There are three types of MySQL backups—cold, warm, and hot. With cold backups, the MySQL server stops while the backup session runs, and no third-party applications that will forcibly keep the database open can be running at the same time. With warm backups, the MySQL server is locked for write operations while the backup session runs, but clients can still use it for read operations. With hot backups, both the MySQL server and the backup session run at the same time. No one “temperature” is better than the other, but make sure you choose the backup option that’s least disruptive to your customers.

Still, MySQL backup is only half the battle. You must complement your backup efforts with a data recovery plan that includes rapid data restores so you can get a duplicate MySQL database up and running as soon as possible. Without a rapid data recovery plan, your customers could lose time and money waiting for data to copy to a new location.

MySQL Enterprise Data Backup for MSPs

MySQL backup and restore should be fast, intuitive, and unobtrusive to your customers. SolarWinds® Backup is a cloud-first data and server protection service that can help you secure physical and virtual servers, workstations, Microsoft 365 data, and MySQL from one intuitive dashboard. With this MySQL Backup tool, you’ll have access to everything you need to easily restore your customers’ MySQL databases—no matter what happens.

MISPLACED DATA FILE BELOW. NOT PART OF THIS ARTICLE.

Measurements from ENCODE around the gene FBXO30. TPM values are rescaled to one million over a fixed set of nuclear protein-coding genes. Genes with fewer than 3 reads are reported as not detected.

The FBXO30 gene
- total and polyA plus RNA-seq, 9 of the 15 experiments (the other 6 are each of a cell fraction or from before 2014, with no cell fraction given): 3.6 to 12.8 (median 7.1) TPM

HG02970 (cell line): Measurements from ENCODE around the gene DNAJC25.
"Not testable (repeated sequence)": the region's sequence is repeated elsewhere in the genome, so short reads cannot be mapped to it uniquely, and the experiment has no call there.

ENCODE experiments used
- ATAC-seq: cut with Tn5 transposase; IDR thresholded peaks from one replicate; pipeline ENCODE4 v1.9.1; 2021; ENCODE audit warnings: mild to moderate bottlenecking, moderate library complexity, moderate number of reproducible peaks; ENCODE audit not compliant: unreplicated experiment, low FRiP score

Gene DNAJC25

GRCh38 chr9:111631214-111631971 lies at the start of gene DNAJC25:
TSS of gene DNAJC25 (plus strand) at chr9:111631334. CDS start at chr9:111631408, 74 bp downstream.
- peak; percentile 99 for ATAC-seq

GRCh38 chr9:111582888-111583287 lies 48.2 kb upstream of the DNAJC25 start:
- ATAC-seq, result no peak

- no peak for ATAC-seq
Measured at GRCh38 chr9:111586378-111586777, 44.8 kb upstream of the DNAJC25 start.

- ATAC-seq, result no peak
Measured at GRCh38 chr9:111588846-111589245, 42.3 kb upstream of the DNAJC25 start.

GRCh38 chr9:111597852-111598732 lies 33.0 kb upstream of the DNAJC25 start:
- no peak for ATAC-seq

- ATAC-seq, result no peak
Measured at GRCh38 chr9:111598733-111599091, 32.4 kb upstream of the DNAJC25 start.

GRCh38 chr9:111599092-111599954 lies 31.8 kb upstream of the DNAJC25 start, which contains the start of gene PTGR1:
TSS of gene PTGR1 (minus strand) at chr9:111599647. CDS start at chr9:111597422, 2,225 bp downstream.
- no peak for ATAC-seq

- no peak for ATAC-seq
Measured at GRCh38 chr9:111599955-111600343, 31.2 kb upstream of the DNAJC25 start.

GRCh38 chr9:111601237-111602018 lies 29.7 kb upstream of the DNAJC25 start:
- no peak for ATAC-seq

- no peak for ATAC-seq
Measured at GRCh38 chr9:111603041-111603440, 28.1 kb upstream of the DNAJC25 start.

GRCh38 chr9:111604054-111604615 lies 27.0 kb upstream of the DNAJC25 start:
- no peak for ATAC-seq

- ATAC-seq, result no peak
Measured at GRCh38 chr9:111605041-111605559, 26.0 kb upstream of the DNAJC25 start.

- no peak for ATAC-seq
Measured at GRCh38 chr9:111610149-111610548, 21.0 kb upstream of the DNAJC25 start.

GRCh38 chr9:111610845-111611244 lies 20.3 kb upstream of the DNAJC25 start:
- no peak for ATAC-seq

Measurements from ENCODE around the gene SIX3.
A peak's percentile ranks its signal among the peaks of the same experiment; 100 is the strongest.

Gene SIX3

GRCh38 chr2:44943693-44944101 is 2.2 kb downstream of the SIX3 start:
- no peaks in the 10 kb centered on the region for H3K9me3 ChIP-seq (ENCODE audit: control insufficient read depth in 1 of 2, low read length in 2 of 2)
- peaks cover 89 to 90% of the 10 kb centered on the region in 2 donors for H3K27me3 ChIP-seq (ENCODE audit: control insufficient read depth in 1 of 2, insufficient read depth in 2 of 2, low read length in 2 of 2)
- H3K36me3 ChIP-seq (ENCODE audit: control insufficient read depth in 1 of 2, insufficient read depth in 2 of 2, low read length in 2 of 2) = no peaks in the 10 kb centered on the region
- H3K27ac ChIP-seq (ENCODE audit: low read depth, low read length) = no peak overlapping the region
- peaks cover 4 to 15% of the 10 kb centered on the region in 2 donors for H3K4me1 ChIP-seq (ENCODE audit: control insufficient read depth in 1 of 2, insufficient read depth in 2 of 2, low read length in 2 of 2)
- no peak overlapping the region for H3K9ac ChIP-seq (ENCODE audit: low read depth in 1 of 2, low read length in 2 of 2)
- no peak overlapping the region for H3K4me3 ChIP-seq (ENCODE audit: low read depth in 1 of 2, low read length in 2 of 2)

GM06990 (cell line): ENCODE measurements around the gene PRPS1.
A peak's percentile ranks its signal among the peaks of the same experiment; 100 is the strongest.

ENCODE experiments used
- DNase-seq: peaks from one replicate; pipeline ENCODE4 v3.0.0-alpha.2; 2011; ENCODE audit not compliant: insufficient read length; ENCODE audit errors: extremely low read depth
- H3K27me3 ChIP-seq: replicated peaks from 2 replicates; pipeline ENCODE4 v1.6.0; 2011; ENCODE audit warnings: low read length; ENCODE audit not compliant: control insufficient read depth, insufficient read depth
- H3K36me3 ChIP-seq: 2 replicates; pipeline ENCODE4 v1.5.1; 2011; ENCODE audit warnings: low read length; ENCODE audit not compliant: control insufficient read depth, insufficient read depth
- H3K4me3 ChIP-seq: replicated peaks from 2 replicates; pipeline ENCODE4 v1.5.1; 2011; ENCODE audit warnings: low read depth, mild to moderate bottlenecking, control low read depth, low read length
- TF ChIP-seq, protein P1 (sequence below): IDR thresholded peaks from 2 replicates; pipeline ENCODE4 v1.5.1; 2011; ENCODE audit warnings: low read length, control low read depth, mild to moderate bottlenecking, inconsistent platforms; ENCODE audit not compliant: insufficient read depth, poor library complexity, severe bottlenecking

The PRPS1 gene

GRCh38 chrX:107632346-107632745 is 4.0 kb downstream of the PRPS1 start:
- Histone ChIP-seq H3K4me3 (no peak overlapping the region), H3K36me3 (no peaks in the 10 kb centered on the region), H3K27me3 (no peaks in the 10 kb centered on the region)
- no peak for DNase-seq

Once you add your customer’s MySQL database to Backup Manager, you can create and customize an automatic backup schedule so you won’t have to worry about remembering to create cold, warm, or hot backups at regular intervals. This way you’ll always know when the last backup occurred. Backup uses True Delta deduplication and compression technology and WAN optimization techniques so you can back up MySQL as often as you like without worrying about excessive bandwidth usage. These technologies also save you time during both backup and recovery.

Backup also helps simplify enterprise data backup for MySQL. With Backup’s intuitive recovery navigation, you can restore your customer’s MySQL instance to its original location, or to a new location if the physical server has been damaged. After you request a restore path, Backup allows you to quickly resume MySQL service without missing a beat. SolarWinds Backup also helps you serve a wider range of customers who use MySQL for Windows, Linux, or MacOS. To experience firsthand how SolarWinds Backup can help you optimize MySQL backup, get started with a 30-day free trial.